time is apocalyptic, we are awaiting our own extinction. In such apocalyptic times, dystopian anxieties and catastrophic events fog our existence. Gigi Scaria stands atop this wasteland, like Caspar David Friedrich’s wanderer perched upon a rocky precipice, speculating an ominous new world. In an early work, Wanderer above the sea, Scaria or the wanderer surveys the burgeoning landscape of urban architecture sprawled in front of him. This image of the city has been our reality over the past decade and perhaps, is our only future. As Satyanand Mohan has noted, Scaria conjures up the city “as a living organism, as a site of potential chaos, and possessed of powers that elude control.” Nevertheless, I would also like to add that this wanderer standing frozen in time is witnessing the end times brought about by the environmental and existential destruction of humanity by its own technology rather than that which is predicted in theology. Scaria’s recent works, ranging from anthropomorphic sculptures, paintings, videos to drawings embody the moral doubts and anxieties regarding the future of the human body and humanity at large. Scaria’s works betray the nihilism of Nietzsche. This body of work draws exhaustively on Nietzsche’s seminal text Ecce Homo: How to Become What You Are. Like Nietzsche, Scaria too charts out an iconoclastic path, he dismantles the existing value systems to offer us a bleak vision of the present as well as the future. His works postulate that the prophecies of doom have become the songs of the sirens in our time, enticing and irresistible, but ultimately fatal. By foregrounding the human body and its contemporary experience, Scaria develops an artistic elegy for time and human body. In his worldview the human body is a slave to an apparatus of production and consumption, doomed to fulfil its desires but remain eternally ravenous. This dehumanised individual and consumer of spectacles has no need of the past or a future. 3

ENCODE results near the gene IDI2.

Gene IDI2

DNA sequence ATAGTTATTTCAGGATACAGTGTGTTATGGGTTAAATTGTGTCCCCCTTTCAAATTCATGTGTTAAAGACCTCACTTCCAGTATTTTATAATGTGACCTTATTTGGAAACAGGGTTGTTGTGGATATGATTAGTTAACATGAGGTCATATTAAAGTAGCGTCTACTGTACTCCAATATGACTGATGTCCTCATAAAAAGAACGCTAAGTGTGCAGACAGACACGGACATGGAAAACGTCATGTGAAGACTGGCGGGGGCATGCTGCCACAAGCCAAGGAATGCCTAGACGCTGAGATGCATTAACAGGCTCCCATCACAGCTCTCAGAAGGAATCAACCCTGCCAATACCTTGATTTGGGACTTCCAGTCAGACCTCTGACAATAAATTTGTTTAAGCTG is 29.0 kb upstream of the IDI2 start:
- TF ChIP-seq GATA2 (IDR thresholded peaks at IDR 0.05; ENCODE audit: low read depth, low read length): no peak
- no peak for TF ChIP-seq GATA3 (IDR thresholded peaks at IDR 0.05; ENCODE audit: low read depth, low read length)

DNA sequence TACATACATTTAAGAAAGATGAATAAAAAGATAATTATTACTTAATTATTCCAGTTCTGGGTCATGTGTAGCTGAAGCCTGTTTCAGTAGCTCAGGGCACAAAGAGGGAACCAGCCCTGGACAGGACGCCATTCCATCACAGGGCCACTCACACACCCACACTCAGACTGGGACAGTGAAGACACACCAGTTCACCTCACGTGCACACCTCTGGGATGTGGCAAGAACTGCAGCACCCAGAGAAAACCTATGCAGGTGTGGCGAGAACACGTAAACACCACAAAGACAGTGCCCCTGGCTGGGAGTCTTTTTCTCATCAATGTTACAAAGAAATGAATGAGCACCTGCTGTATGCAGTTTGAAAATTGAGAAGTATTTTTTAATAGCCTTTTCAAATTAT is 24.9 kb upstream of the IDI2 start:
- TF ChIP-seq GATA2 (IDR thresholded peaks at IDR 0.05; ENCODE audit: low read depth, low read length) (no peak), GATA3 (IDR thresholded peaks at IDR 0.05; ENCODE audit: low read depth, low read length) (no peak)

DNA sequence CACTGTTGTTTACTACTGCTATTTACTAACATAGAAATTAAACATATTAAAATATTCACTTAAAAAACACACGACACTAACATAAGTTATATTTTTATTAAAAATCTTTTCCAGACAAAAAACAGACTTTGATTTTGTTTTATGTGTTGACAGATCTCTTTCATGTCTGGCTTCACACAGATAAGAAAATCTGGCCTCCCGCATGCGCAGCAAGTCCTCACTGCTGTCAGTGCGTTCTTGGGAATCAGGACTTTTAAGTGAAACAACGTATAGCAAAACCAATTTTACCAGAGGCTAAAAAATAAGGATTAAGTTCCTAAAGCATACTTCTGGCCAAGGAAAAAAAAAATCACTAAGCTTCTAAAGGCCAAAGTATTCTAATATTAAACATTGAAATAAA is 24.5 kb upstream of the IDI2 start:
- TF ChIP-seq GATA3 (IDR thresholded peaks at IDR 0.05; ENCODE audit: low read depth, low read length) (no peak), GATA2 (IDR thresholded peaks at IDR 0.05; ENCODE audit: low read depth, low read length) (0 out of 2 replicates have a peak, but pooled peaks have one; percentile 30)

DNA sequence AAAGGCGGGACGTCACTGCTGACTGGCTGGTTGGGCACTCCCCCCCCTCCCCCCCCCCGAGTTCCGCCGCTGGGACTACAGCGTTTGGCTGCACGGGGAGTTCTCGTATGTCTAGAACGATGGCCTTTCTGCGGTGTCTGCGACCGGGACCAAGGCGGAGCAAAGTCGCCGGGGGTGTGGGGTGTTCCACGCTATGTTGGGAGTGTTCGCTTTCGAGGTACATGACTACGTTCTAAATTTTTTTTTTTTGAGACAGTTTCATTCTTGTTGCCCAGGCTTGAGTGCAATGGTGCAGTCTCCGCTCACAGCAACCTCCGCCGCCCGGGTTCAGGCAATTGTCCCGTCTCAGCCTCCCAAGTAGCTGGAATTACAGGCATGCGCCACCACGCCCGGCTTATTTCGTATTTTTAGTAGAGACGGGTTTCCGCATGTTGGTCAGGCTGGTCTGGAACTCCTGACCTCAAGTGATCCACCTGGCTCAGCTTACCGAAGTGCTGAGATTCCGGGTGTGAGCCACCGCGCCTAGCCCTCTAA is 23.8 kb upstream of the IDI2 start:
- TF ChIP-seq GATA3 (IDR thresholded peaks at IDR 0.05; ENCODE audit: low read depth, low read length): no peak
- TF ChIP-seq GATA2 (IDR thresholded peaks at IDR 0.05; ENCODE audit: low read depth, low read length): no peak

Scaria’s propositions are not restricted to mankind alone; he also offers a strong commentary on the role and function of art. Through the works produced for this show Scaria postulates that perhaps it may be impossible for art to escape ideology, however it may be able to how ideology functions. Scaria lays bare ideological operations and raises important questions about what art and philosophy have become, and what they were not able to. In his sculpture titled Thinker, reflects on the very predicament of philosophy and art, by recasting the iconic sculpture made by Auguste Rodin. Unlike Rodin’s monumental sculpture which was placed on a large plinth, Scaria’s Thinker is taken out of time and positioned inside a well gazing at its depths. Scaria’s relief panel, compared to the round work of Rodin, unsettles us at many levels. The entire structure gives an unstable feeling due to its two dimensionality and its ambiguous placement. Scaria’s brooding thinker contemplates in despair, alienated from this world. The central concern of Scaria’s exhibition is mankind itself, its essence, the meaning of existence, man’s relations with society, the world, and finally destiny. The video work titled Disclaimer continues Scaria’s critique of capitalism and its enchanting narrative of development. We see the hands of magician moving the bowls, not swiftly but very slowly, unravelling a series of objects and finally revealing images of dead bodies of citizens murdered in the recent past. This video acts as a strong commentary on the nexus of capitalism and communalism which draws its inspiration from an imagined past and sells the dream of a better future. In the contemporary Global and Indian context, one cannot ignore the rise of right-wing populist regimes, religious fundamentalism and its close ties with capitalism. The right is not only destroying the idea of a welfare state and the various democratic institutions but it is also destroying every space of emancipation. On the one hand the problems of inequality and exclusion continue to thrive while they polarise the society using a conservative